Is it okay to sacrifice exact country flag designs in favor of aesthetics? Is this okay?
Yes, but there are some cautions to observe.
Wikipedia's webpage on Vexillography explains:
"Vexillographers face the necessity for the design to be manufactured (and often mass-produced) into or onto a piece of cloth, which will subsequently be hoisted aloft in the outdoors to represent an organization, individual, idea, or group. In this respect, flag design departs considerably from logo design: logos are predominantly still images suitable for reading off a page, screen, or billboard; while flags are alternately draped and fluttering images - visible from a variety of distances and angles (including the reverse). The prevalence of simple bold colors and shapes in flag design attests to these practical issues.
Certain cultures prescribe the proper design of their own flags, through heraldic or other authoritative systems. Prescription may be based on religious principles: see, for example, Islamic flags. Vexillographers have begun to articulate design principles, such as those jointly published by the North American Vexillological Association and the Flag Institute in their Guiding Principles of Flag Design.
There is a solution, use a simplified (low resolution) design and place the countries TLD letters on it (see below). Reading about the history of the country's flag is a difficult and lengthy task when done for every country. Where resolution is very limited one could use two black letters on a white background with a rollover or clickable link taking you to a much higher resolution version.
These flags may look nicer, but is this in violation of the terms of how flags should be used in general? Do any countries have rules on how their flags can be represented and how strictly such a representation must follow the source design?
Whether or not something is "OK" depends upon the individual making the judgement. Some countries have specific laws regarding their flag while others have none, in some cases it's offensive to a religion to make certain changes. If you want to be polite use their design, if you plan on selling nothing there and never visiting you may have a bit more freedom. Offending a large country with many potential customers makes poor business sense, offending smaller countries ranges from simple bullying to actions seen as much worse.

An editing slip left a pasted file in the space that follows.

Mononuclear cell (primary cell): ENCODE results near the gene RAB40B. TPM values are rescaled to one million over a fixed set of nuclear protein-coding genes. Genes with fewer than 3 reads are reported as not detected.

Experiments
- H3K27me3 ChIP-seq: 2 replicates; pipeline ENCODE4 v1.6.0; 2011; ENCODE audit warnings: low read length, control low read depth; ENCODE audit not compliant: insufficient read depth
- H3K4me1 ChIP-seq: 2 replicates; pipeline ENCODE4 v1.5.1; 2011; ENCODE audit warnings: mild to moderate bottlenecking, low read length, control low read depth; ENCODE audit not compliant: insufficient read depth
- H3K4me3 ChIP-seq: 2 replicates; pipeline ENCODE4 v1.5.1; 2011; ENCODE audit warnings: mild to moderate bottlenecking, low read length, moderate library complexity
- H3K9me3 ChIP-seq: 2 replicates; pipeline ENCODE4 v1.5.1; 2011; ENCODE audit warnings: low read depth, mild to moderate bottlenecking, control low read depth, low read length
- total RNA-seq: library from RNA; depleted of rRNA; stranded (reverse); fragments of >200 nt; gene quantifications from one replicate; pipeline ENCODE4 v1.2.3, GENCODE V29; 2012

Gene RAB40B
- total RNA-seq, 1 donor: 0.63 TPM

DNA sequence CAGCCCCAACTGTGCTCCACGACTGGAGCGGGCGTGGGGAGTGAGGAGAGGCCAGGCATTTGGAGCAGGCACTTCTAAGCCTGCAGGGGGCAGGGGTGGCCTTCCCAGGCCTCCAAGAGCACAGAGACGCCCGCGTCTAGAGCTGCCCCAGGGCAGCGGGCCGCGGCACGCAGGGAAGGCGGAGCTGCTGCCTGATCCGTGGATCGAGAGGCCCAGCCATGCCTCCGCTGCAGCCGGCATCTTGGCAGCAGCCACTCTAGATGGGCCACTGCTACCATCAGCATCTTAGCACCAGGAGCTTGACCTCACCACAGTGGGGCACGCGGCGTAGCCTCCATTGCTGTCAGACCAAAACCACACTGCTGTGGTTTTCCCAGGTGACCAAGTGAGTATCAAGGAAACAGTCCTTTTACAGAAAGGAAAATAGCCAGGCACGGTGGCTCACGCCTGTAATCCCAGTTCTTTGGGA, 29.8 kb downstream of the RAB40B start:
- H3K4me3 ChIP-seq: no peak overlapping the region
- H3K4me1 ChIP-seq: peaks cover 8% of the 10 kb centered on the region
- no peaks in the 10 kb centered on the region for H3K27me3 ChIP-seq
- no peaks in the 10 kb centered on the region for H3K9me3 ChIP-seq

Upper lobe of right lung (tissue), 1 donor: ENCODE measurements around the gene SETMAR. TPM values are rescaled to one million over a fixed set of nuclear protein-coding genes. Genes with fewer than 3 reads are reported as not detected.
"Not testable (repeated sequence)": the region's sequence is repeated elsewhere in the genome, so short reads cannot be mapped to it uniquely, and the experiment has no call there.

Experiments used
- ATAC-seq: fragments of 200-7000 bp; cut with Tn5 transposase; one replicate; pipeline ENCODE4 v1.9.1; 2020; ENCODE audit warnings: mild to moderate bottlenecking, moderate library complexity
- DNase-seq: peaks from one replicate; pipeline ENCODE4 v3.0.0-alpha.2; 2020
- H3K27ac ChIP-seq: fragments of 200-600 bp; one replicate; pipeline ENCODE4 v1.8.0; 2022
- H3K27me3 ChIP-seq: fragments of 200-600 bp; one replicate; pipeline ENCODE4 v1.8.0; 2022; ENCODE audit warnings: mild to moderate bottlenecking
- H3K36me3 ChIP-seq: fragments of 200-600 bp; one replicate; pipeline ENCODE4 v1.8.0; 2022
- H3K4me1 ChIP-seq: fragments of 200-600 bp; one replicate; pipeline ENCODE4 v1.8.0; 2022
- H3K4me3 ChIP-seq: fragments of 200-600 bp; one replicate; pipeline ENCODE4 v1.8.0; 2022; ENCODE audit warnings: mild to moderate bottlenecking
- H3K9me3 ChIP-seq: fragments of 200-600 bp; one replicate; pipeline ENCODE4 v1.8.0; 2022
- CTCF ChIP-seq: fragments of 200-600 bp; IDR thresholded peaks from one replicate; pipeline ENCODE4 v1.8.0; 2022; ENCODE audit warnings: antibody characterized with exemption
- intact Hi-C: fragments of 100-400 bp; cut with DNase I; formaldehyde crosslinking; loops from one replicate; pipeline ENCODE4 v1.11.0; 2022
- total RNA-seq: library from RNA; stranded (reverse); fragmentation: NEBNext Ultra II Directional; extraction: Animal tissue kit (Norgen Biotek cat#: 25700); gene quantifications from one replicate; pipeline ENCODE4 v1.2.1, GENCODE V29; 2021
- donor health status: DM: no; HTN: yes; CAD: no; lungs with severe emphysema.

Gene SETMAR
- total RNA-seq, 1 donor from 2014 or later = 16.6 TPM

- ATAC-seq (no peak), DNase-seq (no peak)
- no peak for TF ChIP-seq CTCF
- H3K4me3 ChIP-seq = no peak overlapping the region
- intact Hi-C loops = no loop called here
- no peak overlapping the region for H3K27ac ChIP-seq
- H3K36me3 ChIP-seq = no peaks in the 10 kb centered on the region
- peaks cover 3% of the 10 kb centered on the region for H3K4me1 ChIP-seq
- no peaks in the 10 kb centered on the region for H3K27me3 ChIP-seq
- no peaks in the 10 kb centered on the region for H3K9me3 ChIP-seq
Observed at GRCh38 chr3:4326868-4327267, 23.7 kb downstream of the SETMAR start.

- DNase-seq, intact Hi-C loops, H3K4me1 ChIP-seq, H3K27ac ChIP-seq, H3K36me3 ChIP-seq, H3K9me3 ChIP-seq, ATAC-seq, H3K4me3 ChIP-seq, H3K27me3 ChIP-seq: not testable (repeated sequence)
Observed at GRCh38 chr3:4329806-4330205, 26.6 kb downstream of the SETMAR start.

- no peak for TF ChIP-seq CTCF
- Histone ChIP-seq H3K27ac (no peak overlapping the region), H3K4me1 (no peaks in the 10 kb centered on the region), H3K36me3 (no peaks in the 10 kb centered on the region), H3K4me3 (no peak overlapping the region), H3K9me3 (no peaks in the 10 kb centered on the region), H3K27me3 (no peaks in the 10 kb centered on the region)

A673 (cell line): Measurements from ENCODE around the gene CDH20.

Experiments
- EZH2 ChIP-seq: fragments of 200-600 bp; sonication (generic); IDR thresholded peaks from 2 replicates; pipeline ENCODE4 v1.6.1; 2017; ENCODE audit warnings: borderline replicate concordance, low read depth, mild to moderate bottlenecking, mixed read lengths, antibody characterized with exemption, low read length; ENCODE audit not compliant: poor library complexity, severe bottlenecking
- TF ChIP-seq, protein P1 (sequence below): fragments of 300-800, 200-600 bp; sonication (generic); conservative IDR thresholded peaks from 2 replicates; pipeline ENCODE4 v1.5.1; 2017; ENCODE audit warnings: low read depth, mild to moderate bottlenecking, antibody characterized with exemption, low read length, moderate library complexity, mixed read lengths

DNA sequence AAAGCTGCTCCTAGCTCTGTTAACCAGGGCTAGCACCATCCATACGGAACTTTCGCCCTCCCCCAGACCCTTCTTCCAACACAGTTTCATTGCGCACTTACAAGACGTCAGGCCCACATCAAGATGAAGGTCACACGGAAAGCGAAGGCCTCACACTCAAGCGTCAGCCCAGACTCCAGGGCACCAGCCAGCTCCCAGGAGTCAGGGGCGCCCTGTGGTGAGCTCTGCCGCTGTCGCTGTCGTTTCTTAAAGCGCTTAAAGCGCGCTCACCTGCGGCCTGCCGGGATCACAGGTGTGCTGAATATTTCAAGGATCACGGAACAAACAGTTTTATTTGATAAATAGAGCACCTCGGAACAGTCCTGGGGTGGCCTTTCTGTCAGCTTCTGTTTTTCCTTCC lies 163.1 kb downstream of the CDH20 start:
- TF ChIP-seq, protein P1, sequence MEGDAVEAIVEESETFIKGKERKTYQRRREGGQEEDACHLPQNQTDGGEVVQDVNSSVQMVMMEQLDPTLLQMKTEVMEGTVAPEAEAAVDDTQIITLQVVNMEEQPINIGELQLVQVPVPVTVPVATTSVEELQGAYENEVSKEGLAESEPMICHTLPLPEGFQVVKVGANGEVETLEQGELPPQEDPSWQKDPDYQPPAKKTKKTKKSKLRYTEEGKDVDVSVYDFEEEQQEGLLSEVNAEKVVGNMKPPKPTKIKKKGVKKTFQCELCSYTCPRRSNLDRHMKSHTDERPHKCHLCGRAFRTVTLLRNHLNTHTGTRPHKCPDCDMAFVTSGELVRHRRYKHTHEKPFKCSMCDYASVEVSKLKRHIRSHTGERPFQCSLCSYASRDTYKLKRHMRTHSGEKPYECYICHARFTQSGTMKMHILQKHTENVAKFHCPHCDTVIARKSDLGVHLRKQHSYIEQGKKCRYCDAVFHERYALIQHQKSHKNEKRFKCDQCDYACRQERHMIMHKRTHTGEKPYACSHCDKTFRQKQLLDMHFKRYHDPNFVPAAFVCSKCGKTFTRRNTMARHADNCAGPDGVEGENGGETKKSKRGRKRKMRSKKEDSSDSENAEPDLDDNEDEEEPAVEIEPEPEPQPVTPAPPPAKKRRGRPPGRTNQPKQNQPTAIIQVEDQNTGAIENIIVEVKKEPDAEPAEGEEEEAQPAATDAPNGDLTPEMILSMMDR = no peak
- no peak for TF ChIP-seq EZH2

If you are attempting to differentiate countries by their flag it's important to retain enough detail to distinguish between two countries where that is possible, in some cases that is extremely difficult.
The Internet website WorldStandards.EU lists all the top level domains for all countries. By drawing the flag using a civil flag design (see below) and putting two letters on each flag there will be a clear distinction between every country.
The North American Vexillological Association has a webpage: "Building a Flag Library" which lists books that can be consulted to aid in flag design.
The website "Flags of the World" (the Internet’s largest site devoted to vexillology (the study of flags). With more than 67,000 pages about flags and view more than 136,000 images of flags of countries) has a FAQ question: "I saw a flag similar to the one you describe for a certain country, but it had a coat of arms/no coat of arms in the middle. What was it?".
Many countries with flags charged with a coat of arms use that version as a state flag, but remove the coat of arms to make an easier to reproduce civil flag for their citizens. Examples include Spain and Ecuador.
Their are simplified versions of some of the more complicated flags available. How the particular country feels about you using their flag for profit is another matter.
It would be difficult to argue that you could not reproduce a maritime courtesy flag. These are flown on vessels visiting another country as a sign of respect.
See also this question on Politics.SE: "Are there any restrictions on what a national flag should look like?".